There are potentially large synergies on the clearing side. In particular, the ability to portfolio margin across interest rate products (notably various German government securities futures traded and cleared on Eurex, and Euro-denominated swaps cleared through LCH) would provide cost savings for customers that the merged entities could capture through higher fees. (Which is one reason why some market users are less than thrilled at the merger.)

A potential competitor to buy LSE, ICE, could also exploit these synergies. Indeed, its Euro- and Sterling-denominated short term interest rate futures contracts are arguably a better offset against Euro- and Sterling-denominated swaps than are Bunds or BOBLs.

The CME’s experience suggests that these synergies are not necessarily decisive competitively. The CME clears USD government security and STIRs, as well as USD interest rate swaps, and therefore has the greatest clearing synergies in the largest segment of the world interest rate complex. But LCH has a substantial lead in USD swap clearing.

It is likely that ICE will make a bid for LSE. If it wins, it will have a very strong clearing offering spanning exchange traded contracts, CDS, and IRS. Even if it loses, it can make Eurex pay up, thereby hobbling it as a competitor going forward: even at the current price, the LSE acquisition will strain Eurex’s balance sheet.

CME might also make a bid. Success would give it a veritable monopoly in USD interest rate clearing.

And that’s CME’s biggest obstacle. I doubt European anti-trust authorities would accept the creation of a clearing monopoly, especially since the monopolist would be American. (Just ask Google, Microsoft, etc., about that.) US antitrust authorities are likely to raise objections as well.

From a traditional antitrust perspective, an ICE acquisition would not present many challenges. But don’t put it past the Europeans to engage in protectionism via antitrust, and gin up objections to an ICE purchase.

Interestingly, the prospect of the merger between two huge clearinghouses is making people nervous about the systemic risk implications. CCPs are the new Too Big to Fail, and all that.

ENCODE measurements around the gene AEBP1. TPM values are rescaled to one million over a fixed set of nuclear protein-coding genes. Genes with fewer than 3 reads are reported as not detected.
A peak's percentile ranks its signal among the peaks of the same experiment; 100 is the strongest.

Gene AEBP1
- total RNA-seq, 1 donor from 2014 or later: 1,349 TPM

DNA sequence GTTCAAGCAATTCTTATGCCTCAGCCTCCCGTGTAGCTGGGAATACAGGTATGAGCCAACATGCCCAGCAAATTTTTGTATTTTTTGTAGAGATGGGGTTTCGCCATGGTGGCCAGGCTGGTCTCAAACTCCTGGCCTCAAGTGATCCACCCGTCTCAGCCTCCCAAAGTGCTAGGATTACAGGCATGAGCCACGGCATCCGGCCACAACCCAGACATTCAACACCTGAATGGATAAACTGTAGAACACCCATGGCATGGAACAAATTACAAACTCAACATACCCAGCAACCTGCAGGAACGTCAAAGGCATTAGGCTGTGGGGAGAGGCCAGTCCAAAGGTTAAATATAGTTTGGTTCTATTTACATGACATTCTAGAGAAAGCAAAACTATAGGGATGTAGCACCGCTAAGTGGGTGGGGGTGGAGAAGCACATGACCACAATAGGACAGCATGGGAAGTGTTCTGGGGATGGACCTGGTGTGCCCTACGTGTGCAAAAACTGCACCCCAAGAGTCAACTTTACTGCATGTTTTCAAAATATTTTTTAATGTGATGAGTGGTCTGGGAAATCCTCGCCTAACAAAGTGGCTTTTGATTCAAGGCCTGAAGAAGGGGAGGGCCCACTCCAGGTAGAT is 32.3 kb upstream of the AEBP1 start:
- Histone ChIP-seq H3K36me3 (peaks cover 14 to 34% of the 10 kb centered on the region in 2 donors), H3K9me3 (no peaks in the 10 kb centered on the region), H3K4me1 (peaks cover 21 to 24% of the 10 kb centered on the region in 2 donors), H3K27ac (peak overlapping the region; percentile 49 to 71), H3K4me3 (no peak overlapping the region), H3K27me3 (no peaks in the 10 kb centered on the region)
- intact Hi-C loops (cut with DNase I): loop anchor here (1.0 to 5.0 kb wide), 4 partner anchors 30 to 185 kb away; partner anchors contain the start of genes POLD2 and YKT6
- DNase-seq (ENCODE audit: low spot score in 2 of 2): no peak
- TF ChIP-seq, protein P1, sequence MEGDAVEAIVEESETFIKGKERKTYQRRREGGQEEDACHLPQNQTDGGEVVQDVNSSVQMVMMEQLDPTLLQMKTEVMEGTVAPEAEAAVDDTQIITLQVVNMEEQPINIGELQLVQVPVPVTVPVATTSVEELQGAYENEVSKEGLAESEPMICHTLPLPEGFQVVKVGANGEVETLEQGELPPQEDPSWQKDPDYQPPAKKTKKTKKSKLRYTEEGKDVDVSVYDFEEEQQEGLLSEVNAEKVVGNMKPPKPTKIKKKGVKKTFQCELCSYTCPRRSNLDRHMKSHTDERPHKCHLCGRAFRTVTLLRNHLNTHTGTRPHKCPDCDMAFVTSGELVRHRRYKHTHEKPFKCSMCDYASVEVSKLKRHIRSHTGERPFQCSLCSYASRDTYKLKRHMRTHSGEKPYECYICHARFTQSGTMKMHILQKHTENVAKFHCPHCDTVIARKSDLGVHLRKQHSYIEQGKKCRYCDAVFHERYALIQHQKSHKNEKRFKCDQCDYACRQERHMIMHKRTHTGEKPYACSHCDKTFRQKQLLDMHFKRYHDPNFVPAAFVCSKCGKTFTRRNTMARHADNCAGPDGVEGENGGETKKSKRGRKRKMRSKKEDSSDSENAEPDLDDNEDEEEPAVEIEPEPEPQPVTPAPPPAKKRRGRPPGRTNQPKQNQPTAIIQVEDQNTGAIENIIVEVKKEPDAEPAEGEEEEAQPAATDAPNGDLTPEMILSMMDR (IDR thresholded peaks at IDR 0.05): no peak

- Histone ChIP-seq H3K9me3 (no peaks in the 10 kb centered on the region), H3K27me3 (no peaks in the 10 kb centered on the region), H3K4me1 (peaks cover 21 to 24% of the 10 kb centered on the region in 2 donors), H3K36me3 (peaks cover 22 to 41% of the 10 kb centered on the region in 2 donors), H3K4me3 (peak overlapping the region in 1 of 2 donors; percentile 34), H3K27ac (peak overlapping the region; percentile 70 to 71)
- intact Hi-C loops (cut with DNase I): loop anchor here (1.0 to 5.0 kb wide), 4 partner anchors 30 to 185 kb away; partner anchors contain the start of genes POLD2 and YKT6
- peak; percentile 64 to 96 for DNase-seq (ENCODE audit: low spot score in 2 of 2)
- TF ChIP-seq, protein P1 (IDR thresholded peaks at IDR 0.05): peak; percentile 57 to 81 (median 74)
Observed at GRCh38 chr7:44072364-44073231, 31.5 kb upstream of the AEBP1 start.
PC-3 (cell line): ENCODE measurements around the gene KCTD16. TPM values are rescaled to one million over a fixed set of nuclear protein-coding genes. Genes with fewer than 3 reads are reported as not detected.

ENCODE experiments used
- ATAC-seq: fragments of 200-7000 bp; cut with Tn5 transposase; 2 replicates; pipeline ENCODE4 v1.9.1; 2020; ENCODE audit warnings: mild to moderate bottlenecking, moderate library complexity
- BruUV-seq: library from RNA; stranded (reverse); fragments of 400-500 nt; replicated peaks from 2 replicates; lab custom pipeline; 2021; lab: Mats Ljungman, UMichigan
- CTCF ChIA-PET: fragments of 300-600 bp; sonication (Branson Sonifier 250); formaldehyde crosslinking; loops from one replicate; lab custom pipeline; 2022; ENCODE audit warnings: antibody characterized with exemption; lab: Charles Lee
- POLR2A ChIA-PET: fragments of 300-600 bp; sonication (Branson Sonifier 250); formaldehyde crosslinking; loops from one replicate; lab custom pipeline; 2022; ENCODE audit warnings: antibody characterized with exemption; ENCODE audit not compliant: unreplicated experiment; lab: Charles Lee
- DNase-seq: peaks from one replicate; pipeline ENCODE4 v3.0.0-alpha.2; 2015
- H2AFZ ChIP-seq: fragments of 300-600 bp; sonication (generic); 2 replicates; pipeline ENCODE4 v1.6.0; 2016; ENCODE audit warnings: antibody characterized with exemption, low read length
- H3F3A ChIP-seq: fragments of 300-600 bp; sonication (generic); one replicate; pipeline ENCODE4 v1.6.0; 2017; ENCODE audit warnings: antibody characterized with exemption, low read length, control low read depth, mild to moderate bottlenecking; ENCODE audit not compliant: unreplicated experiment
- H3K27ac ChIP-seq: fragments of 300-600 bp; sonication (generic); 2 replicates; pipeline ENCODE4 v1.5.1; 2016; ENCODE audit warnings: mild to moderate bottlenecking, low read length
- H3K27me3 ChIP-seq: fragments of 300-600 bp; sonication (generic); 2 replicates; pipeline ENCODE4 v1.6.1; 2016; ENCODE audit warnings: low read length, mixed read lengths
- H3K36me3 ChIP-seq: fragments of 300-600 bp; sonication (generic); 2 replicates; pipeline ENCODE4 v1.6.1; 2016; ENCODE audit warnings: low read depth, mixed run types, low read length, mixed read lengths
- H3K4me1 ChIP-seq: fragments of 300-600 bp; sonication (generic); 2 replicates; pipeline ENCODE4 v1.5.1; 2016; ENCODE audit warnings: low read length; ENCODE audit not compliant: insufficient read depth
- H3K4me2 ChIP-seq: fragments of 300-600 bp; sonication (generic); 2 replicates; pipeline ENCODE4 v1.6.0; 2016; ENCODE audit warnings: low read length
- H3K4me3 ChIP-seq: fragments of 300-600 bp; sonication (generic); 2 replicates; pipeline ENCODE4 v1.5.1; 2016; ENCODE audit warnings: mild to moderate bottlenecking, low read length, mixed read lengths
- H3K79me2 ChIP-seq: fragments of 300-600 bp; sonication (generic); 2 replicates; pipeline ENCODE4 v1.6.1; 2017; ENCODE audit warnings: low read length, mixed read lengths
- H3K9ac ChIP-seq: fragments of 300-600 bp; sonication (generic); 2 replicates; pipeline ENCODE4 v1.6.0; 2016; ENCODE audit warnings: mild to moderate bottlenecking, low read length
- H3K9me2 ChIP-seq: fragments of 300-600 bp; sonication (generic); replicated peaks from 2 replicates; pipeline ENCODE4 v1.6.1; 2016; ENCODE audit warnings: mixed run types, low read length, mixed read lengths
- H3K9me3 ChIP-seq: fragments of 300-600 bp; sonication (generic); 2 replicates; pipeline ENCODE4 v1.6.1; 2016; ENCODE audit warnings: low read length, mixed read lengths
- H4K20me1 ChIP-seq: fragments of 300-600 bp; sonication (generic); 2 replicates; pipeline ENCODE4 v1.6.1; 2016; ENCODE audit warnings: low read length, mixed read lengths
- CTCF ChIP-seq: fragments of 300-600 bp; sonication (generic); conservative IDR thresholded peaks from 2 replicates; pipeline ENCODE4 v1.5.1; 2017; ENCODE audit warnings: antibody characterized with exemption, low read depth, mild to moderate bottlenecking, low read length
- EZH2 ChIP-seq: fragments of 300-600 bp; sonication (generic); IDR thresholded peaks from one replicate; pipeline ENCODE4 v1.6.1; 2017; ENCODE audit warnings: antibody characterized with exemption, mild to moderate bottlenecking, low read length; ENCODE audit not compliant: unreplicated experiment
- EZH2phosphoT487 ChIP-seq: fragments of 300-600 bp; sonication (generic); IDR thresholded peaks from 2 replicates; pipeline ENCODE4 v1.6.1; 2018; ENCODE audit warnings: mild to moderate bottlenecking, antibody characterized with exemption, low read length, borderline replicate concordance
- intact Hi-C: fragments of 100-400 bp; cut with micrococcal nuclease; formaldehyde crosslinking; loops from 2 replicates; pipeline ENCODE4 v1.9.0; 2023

Welcome to the party, people. But it’s a little late to start worrying. As I pointed out going back to the 1990s, there are strong economies of scale and scope in clearing, meaning that consolidation is nearly inevitable. With swaps clearing mandates, the scale of clearing has been increased so much, and new scope economies have been created, that the consolidated entities will inevitably be huge, and systemically important.

If I had to handicap, I would put decent odds on the eventual success of a Eurex-LSE combination, but I think ICE has a decent opportunity of prevailing as well.

The most interesting thing about this is what it says about the new dynamics of exchange combinations. In the 2000s, yes, clearing was part of the story, but synergies in execution were important too. Now it’s all about clearing, and OTC clearing in particular. Which means that systemic risk concerns, which were largely overlooked in the pre-crisis exchange mergers, will move front and center.

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February 27, 2016

The Last Shriek in the Retreat: Neocons Threaten to Leave the Republican Party

Filed under: History,Politics — The Professor @ 8:20 pm

Arch neoconservative Robert Kagan looks upon the Trump phenomenon with horror, and has declared his intention to leave the party and vote for Hillary Clinton. He has much company among fellow-neocons, and  #NeverTrump has become a thing on Twitter.